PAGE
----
- Collagen and Resync Recovery (Nitric Oxide) for soreness and reducing inflammation
- BCAA’s (Branch Chain Amino Acids) prior to training for mental fatigue and muscle recovery
- Tart Cherry Concentrate after training or before bed for muscle soreness/helping with sleep
- Electrolytes: Sodium, Potassium, Calcium, Magnesium
These are just suggestions and are not intended to replace any medical needs or interventions.
One additional recommendation is to track the quantity and quality of food being consumed is to The Cronometer App. It is free and a good place to start.
If you’re looking for a more scientific approach, seek out a medical expert who can measure the calories the athlete is burning at rest. At my office we use a FDA metabolic device called the MedGem.
Do you know your body composition? Body comp is very simply how many pounds lean and how many pounds fat you are. So many athletes do not have a scientific approach to their nutritional or training needs rooted in this fundamental metric.
When an athlete knows their body composition, it becomes easier to set goals. Solely relying on weight is not only insufficient, it can be dangerous, since weight provides zero indication of what is going on inside the body.
Many endurance athletes for example lack muscle since prolonged cardio in their training provides little in the way of resistance training.
At my office we use the BodPod to determine body composition. If you are serious about your sport, I highly recommend getting your body composition tested and set nutrition and training goals based on it.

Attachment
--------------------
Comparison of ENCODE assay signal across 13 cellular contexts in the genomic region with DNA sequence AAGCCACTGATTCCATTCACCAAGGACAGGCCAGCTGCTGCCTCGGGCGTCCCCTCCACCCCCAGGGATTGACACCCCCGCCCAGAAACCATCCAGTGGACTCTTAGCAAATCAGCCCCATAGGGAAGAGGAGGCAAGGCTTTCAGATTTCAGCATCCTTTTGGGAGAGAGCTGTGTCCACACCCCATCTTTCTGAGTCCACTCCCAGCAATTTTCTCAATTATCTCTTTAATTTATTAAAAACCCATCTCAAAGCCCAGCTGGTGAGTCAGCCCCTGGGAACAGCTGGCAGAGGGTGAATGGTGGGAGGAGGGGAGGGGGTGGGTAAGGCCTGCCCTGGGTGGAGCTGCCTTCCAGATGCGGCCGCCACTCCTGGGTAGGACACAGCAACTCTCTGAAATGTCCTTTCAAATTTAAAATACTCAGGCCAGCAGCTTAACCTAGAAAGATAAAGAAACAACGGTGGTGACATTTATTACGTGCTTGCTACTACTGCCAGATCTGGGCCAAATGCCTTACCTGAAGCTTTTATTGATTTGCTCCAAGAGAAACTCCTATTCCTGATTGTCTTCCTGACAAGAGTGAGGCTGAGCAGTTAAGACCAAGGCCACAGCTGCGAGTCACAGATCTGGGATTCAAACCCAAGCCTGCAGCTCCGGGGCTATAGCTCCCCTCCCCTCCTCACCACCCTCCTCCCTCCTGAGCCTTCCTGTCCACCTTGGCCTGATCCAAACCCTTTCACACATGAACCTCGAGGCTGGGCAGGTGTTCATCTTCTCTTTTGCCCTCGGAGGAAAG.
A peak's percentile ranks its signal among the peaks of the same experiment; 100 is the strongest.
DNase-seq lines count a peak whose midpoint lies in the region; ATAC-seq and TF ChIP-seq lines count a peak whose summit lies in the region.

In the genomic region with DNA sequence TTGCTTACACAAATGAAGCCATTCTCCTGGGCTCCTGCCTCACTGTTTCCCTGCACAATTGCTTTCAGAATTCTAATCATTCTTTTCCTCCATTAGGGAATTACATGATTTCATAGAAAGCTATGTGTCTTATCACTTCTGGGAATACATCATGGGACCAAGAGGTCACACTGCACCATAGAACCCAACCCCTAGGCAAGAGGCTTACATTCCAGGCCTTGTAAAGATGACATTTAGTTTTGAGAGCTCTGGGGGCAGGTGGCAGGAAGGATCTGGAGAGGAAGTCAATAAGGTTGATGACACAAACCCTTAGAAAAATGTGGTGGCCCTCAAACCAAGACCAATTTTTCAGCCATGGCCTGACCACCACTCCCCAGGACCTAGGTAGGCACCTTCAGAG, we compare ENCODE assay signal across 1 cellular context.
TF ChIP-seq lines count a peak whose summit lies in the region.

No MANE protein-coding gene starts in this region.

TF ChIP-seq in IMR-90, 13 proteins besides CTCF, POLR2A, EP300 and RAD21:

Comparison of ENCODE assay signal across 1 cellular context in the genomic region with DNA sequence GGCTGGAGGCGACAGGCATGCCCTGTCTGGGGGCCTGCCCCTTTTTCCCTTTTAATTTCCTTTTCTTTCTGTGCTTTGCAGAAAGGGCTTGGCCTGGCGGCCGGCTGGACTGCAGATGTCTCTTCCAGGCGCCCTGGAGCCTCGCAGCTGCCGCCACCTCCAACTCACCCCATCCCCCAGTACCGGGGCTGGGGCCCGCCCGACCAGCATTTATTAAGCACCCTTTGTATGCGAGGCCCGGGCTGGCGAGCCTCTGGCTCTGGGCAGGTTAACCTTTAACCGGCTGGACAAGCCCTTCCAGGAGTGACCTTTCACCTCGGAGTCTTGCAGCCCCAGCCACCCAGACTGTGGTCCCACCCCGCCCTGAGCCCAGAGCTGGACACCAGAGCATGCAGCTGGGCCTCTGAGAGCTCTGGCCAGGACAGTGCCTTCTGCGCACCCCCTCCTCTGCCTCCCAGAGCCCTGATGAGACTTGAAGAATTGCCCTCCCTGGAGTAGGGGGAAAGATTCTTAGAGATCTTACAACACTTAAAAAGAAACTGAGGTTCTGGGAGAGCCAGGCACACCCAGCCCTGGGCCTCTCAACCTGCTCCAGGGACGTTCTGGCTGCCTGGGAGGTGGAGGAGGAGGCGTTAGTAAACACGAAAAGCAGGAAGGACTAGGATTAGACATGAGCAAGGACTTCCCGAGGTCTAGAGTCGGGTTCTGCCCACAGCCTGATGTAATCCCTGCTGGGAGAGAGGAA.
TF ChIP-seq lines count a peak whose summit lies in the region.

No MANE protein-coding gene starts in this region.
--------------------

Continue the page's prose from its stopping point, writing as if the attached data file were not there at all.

Athlete Guidelines for Body Composition
Female Athletes: 17-30% body fat & ~95-100lb of lean weight at 5’4”
(add 3-5 lb lean weight per additional inch height)
Males 7-20% body fat and at least 125-130lb of lean weight at 5’8”
(add 4-6lb of lean weight per additional inch height)
These are guidelines and not absolutes. Each athlete is different and some will have much more lean weight than the numbers above and perform optimally. The goal is not to lose lean weight, and in fact, many need to gain more lean weight to improve performance.
I highly recommend measuring body composition and working with someone who understands your specific goals.
While many athletes can be religious in their training plans for the week, month or season, it is common for these same athletes to have little to no plan around their nutrition. I always recommend writing down what you plan to eat and drink for at least a week at a time. Some research shows this simple step of writing it down will make you 80% more likely to follow the plan.
It is important to make sure you are adding the calories and necessary supplements as activity increases to optimize training, recovery and general health.
As an athlete if you want to maximize your training and performance outcomes, remove the guess work, save time and minimize sickness, it is important to make nutrition as much a part of your regimen as the training.
By Dawn Weatherwax, RD, CSSD, LD, ATC, CSCS